first appeal being R.F.A. No.947 of 2003 before the High
Court.  By impugned order dated 27.07.2005, the High Court
allowed the appeal and remitted the matter to the trial Court
with a direction to dispose of the same after permitting the
plaintiffs to adduce evidence on merits.
(g) Aggrieved  by  the  said  order,  the  appellants  have
preferred this appeal by way of special leave.
4Page 5
4) Heard Mr. Altaf Ahmed, learned senior counsel for the
appellants and Mr. G.V. Chandrashekar, learned counsel for
the respondents.
Discussion:
5) The  only  point  for  consideration  in  this  appeal  is
whether a civil court has jurisdiction to entertain a suit when
the schedule lands were acquired under the land acquisition
proceedings  and  whether  the  High  Court  was  justified  in
remanding the matter to the trial Court without examining
the question with regard to the maintainability of the suit? 
6) It is seen from the plaint averments in O.S. No. 4267 of
1996 that the plaintiffs purchased the suit schedule property
from the third defendant under a registered sale deed dated
15.11.1995 and since then they are in exclusive possession
and enjoyment of the same.  Since other details are not
necessary for our purpose, there is no need to traverse the
entire plaint allegations.
7) The  third  defendant,  who  filed  a  separate  written
statement supporting the case of the plaintiffs, had asserted
that she did had the right, interest and title in the schedule
5Page 6
property  and  she  possessed  every  right  to  transfer  and
alienate it in favour of the plaintiffs.  On the other hand, the
BDA and its officers/defendant Nos. 1 and 2, in their written
statements, specifically denied all the allegations made by
the  plaintiff.   According  to  the  BDA,  the  suit  schedule
property which forms part and parcel of Survey No. 23 of
2010 of Ejipura, totally measuring 22 guntas was notified for
acquisition for the formation of Koramangala Layout.  In their
statements, they specifically pleaded that the notification
came to be issued on 28.09.1965.  The original khatedars
who  were  notified  were  one  Papaiah,  Thimaiah,  Patel
Narayan Reddy, Smt. Rathnamma, Smt. Perumakka (D-3),
Muni Venkatappa and Chickaabbaiah, the husband of D-3.
The  Land  Acquisition  Officer,  after  complying  with  the
provisions  of  the  Land  Acquisition  Act  and  after  holding
enquiry passed an award.  It is further stated that 10 guntas
of land held by Smt. Rathnamma was taken possession on
28.11.1969, remaining 12 guntas held by defendant No.3
was taken possession on 22.07.1978 and thereafter, handed
over the entire land to the Engineering Section.  It is also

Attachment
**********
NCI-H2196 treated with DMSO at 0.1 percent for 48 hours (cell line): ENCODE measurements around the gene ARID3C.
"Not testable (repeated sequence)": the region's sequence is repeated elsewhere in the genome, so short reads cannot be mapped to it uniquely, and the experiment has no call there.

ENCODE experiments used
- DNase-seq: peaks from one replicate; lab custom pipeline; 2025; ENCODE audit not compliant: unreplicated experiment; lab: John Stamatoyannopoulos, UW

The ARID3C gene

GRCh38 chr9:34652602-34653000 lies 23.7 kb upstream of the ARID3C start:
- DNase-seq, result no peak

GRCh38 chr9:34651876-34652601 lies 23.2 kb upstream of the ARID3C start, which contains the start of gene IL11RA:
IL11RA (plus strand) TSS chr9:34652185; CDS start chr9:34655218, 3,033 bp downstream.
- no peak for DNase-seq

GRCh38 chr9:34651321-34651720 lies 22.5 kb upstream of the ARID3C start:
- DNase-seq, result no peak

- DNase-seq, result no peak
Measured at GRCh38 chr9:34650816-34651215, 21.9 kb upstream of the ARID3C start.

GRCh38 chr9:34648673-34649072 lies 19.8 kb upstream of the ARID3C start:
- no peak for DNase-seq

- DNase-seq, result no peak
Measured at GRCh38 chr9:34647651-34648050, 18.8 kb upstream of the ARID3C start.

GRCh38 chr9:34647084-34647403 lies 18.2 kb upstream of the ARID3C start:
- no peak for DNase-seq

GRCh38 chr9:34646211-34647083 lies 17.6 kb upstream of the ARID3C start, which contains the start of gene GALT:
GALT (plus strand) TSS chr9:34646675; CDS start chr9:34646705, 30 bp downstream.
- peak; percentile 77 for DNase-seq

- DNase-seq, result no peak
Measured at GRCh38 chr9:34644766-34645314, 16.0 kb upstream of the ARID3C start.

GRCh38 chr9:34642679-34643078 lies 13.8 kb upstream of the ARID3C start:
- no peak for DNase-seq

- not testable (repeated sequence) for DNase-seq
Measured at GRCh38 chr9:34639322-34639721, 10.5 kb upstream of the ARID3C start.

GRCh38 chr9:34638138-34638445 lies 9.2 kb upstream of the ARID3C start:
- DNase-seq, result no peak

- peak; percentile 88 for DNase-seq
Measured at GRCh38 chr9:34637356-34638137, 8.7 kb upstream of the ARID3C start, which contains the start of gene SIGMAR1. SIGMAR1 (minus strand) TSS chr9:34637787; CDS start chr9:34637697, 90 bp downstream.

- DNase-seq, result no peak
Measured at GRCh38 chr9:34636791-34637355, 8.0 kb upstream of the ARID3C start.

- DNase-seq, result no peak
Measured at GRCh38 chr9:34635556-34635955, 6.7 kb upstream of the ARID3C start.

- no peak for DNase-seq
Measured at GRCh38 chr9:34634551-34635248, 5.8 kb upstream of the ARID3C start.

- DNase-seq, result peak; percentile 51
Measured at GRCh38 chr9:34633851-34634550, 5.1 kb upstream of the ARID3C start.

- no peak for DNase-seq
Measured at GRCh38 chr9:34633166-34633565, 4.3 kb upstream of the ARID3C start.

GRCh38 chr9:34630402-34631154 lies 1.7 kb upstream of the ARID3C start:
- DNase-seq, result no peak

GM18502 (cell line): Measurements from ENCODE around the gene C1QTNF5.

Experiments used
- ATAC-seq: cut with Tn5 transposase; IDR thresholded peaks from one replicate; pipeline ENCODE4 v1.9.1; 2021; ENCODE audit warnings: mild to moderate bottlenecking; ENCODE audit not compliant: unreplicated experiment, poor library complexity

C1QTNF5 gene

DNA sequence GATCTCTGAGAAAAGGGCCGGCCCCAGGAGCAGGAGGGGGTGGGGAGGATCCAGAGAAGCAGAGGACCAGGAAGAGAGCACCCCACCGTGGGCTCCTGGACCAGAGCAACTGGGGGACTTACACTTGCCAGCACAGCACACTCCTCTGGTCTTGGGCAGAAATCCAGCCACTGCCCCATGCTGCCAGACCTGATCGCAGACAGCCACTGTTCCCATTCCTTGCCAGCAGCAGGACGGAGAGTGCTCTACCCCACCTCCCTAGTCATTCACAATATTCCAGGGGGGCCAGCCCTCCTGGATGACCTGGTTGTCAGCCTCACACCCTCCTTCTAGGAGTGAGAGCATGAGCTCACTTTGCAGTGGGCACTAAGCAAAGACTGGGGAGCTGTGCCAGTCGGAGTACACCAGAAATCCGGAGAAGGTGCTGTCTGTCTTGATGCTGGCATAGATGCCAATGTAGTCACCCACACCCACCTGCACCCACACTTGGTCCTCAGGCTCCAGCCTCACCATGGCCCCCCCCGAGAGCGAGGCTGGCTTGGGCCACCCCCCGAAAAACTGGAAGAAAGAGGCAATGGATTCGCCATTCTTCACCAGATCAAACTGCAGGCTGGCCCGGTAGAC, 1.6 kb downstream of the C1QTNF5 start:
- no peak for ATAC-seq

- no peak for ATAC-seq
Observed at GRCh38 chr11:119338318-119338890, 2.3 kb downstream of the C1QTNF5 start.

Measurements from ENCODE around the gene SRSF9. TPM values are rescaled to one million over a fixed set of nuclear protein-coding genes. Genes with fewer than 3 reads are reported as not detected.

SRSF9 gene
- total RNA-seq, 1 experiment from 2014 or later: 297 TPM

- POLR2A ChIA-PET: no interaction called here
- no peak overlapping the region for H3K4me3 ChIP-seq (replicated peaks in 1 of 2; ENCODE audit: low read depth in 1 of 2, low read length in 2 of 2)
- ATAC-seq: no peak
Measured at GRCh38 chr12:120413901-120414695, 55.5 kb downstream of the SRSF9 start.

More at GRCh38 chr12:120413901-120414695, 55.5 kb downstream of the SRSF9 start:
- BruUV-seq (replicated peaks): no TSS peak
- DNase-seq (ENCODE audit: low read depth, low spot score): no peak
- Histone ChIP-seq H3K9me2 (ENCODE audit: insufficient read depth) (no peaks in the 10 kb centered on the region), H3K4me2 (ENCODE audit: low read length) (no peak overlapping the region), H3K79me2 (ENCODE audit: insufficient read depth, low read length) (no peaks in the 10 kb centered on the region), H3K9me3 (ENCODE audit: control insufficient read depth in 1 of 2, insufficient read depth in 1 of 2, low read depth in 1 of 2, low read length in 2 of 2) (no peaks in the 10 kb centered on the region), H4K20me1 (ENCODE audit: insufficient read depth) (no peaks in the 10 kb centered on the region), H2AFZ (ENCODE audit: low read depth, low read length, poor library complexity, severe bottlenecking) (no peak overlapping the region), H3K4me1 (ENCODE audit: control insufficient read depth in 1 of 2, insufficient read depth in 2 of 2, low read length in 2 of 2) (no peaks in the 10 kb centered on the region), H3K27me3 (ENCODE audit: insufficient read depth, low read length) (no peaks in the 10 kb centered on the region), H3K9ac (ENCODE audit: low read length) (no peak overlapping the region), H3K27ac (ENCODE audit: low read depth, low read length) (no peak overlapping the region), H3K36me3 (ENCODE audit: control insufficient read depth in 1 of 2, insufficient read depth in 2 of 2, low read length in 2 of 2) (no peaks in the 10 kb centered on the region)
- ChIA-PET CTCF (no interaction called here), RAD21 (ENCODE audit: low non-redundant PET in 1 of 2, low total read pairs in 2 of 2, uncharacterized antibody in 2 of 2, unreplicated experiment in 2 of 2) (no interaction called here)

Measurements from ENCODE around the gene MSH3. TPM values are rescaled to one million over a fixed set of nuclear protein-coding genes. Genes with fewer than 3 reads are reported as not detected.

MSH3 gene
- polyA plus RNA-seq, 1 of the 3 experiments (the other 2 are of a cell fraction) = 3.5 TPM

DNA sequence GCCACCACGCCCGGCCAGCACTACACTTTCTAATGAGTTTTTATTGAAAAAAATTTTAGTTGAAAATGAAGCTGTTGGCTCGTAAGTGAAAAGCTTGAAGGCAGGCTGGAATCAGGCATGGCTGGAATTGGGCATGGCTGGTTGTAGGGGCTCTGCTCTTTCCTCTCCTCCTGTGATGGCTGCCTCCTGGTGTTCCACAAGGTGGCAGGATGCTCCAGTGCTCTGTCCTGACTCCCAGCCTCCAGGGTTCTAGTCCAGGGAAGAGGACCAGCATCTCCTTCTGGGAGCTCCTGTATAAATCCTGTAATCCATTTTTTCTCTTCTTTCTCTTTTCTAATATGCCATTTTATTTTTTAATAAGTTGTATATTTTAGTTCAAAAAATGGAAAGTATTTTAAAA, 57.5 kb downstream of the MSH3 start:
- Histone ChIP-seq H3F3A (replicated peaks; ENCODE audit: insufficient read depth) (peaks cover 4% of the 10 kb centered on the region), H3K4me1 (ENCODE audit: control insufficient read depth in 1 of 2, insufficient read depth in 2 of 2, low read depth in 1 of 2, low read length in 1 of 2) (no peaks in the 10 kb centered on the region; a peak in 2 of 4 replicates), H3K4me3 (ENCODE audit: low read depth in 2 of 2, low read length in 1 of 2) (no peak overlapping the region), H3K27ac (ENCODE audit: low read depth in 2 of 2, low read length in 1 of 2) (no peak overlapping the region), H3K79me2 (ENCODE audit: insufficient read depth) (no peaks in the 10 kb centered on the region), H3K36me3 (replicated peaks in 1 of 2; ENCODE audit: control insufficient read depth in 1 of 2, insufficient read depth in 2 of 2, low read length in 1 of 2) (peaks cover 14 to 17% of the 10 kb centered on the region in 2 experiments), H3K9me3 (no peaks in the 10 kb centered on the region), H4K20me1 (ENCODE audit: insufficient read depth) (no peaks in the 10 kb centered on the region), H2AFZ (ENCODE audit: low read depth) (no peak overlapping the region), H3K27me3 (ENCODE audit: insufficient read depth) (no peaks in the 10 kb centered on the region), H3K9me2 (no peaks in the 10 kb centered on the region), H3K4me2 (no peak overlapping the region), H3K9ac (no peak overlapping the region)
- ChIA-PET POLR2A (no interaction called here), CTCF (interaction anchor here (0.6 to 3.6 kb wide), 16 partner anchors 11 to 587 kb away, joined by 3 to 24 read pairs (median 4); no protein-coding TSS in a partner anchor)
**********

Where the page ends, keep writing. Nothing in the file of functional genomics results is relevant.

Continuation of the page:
6Page 7
stated that as a follow-up action, the lay out was formed,
sites were allotted to the intending purchasers.  According to
defendant Nos. 1 and 2, the entire land vested with them
and the so-called purchase now alleged by the plaintiff from
Defendant No. 3 on 15.11.1995 is bad and in any event, not
binding on the defendants.  It is also stated that the persons
who purchased the sites were issued possession certificates,
khata was changed, khata certificates were issued, building
licences were issued and there were constructions in the
said site.  Pursuant to the same, they had paid tax to the
authority concerned.   Accordingly,  it is asserted that the
plaintiff was not in possession on the date of filing of the
suit.   Before the trial Court, in  order  to  substantiate the
defence, the defendant Nos. 1 and 2 have produced copies
of the Gazette Notification with respect to the acquisition of
the said land.  The award passed by the Land Acquisition
Officer has also been produced and taken on record.  The
perusal of the discussion by the trial Court shows that the
plaintiffs  have  not  disputed  the  contents  of  those
documents, even otherwise it cannot be disputed.
7Page 8
8) Section 9 of the Code of Civil Procedure, 1908 provides
jurisdiction to try all suits of civil nature excepting those that
are expressly or impliedly barred which reads as under:  
“9.  Courts  to  try  all  civil  suits  unless  barred.- The
Courts shall (subject to the provisions herein contained)
have jurisdiction to try all suits of a civil nature excepting
suits  of  which  their  cognizance  is  either  expressly  or
impliedly barred.”
From  the  above  provision,  it  is  clear  that  Courts  have
jurisdiction to try all suits of a civil nature excepting suits of
which  their  cognizance  is  either  expressly  or  impliedly
barred.   The  jurisdiction  of  Civil  Court  with  regard  to  a
particular matter can be said to be excluded if there is an
express provision or by implication it can be inferred that the
jurisdiction is taken away.  An objection as to the exclusion
of  Civil  Court’s  jurisdiction  for  availability  of  alternative
forum should be taken  before the  trial Court and at the
earliest  failing  which  the  higher  court  may  refuse  to
entertain the plea in the absence of proof of prejudice.
9) In State of Bihar vs. Dhirendra Kumar and Others,
(1995) 4 SCC 229, the core question was whether a civil suit
is maintainable and ad interim injunction could be issued
8Page 9
where proceedings under the Land Acquisition Act,1894 was
taken pursuant to the notice issued under Section 9 of the
Act and possession delivered to the beneficiary.  On going